The biggest joy about the Museu Gulbenkian is the chance it offers to compare and contrast pieces of art from so many places in the world and from so many different periods of history. The diverse collection ranges from ancient Egyptian sculptures to twentieth-century Lalique jewellery, via works by heavyweights such as Manet, Monet, Renoir, Turner and Rembrandt.
You start off in the small Egyptian room displaying art from the Old Empire (c.2700 BC) up to the Roman era, followed by the Greco-Roman room which features amazingly preserved glassware, jewellery and coins. Then move to the Eastern Islamic arts section with its Turkish tiles, mosque lamps, sumptuously illustrated manuscripts and fine carpets, while art from the Far East includes Chinese porcelain and stunning fourteenth-century lacquerwork from Japan.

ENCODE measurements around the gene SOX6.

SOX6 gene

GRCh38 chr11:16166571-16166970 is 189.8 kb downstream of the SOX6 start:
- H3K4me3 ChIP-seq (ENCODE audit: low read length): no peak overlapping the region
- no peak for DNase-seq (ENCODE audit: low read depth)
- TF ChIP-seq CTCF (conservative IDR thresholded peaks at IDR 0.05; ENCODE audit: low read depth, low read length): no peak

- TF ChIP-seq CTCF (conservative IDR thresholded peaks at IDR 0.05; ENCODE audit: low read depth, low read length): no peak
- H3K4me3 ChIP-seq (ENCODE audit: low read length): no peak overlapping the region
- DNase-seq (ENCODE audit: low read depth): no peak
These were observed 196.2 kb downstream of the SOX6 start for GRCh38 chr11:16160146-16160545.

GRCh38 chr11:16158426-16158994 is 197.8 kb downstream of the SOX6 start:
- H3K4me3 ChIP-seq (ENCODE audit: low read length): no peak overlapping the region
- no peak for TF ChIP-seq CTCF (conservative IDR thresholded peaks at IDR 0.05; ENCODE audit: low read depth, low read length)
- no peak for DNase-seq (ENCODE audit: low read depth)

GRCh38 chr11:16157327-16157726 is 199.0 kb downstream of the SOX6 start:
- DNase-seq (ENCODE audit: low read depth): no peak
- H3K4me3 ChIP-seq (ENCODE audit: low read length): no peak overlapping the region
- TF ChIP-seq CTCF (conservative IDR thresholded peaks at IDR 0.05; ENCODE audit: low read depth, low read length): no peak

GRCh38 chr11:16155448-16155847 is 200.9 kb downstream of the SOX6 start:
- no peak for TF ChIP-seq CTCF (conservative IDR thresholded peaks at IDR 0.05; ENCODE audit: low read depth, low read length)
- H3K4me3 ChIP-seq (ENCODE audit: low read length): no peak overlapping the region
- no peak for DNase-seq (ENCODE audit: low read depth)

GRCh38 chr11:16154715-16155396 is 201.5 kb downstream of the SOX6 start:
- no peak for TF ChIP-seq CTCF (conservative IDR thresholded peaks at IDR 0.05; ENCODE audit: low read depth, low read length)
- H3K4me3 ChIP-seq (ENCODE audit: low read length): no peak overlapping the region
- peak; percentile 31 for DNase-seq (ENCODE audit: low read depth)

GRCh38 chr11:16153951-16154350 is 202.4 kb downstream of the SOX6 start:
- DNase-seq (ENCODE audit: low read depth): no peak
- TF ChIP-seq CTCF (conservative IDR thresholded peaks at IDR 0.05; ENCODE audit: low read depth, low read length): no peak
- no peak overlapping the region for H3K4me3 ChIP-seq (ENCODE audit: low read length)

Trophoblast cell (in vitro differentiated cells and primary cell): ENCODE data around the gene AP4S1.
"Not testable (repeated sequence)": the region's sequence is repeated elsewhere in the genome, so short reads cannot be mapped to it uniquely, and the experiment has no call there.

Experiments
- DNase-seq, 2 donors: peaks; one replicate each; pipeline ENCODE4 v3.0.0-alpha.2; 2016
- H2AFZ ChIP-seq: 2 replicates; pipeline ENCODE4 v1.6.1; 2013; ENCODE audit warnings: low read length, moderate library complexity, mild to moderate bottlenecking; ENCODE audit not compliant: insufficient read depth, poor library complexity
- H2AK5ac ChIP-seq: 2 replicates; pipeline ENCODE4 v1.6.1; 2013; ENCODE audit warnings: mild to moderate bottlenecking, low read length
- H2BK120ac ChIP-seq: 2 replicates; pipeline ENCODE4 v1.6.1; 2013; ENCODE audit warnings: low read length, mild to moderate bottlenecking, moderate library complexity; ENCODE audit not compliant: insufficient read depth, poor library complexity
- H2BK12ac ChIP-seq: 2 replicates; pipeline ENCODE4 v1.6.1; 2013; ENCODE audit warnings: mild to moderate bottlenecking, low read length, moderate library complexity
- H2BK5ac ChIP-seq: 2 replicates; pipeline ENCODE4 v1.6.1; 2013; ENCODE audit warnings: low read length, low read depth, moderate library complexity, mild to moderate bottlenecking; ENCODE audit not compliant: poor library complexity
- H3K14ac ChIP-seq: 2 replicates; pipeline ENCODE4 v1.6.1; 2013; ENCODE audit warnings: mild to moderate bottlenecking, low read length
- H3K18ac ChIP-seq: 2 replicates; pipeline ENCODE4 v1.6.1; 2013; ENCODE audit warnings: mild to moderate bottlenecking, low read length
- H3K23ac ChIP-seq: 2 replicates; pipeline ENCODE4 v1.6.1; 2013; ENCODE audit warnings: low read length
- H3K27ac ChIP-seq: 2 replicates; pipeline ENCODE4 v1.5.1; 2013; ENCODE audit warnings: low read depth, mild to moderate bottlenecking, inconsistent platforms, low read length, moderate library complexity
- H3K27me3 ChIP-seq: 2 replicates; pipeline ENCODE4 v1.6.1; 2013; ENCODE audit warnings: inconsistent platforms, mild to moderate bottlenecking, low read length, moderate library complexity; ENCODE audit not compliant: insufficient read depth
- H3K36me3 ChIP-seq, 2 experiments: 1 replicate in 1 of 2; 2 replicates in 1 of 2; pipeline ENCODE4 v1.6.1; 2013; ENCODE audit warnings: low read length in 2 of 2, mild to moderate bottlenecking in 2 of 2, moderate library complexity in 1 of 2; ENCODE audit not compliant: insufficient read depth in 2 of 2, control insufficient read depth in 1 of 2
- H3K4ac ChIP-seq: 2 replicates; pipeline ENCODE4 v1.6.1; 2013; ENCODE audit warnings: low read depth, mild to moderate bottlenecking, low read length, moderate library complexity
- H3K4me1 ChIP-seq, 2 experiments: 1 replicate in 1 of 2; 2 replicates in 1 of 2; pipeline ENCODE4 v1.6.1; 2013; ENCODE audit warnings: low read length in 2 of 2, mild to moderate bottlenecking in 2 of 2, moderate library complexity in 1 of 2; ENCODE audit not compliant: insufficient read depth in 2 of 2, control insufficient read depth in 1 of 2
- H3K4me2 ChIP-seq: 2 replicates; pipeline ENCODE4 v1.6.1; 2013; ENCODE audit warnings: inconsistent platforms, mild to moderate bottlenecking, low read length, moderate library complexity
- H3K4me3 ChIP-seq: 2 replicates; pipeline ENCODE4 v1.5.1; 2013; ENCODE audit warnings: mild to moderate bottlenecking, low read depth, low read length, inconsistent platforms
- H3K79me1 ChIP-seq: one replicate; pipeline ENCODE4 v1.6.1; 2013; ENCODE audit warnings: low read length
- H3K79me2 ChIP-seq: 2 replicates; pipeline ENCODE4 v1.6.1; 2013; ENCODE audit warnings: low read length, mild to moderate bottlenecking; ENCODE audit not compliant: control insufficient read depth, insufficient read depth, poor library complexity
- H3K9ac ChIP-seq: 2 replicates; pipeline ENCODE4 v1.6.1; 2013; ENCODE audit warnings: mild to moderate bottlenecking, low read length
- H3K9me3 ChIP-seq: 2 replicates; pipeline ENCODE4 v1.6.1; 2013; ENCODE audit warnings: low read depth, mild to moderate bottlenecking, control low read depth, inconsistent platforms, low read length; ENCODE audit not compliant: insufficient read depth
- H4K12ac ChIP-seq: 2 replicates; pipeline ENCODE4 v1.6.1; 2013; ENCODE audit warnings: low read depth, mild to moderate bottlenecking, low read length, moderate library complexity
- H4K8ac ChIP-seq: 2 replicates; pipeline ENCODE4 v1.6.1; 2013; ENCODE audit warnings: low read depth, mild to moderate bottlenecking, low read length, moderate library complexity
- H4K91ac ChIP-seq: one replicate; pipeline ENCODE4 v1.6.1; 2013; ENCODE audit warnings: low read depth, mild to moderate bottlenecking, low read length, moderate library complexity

The highlight, however, is the painting collection – a kind of romp through some of the best art from the European schools, including Flemish masters from the fifteenth century, Rubens’ graphic The Love of the Centaurs (1635) and eighteenth-century works by Fragonard, Guardi and Gainsborough – in particular the stunning Portrait of Mrs Lowndes-Stone. The big names of nineteenth- to twentieth-century France (Degas, Millet) are all represented, as are Sargent and Turner: don’t miss his vivid Wreck of a Transport Ship (1810).
Leave time, too, to explore the Sèvres porcelain, Louis XV and Louis XVI furniture and assorted Italian tapestries and textiles. The final room features the amazing Art Nouveau jewellery of René Lalique (1860–1945); the highlight is the fantastical Peitoral-libélula (Dragonfly breastpiece) brooch, half-woman, half-dragonfly, decorated with enamel work, gold, diamonds and moonstones.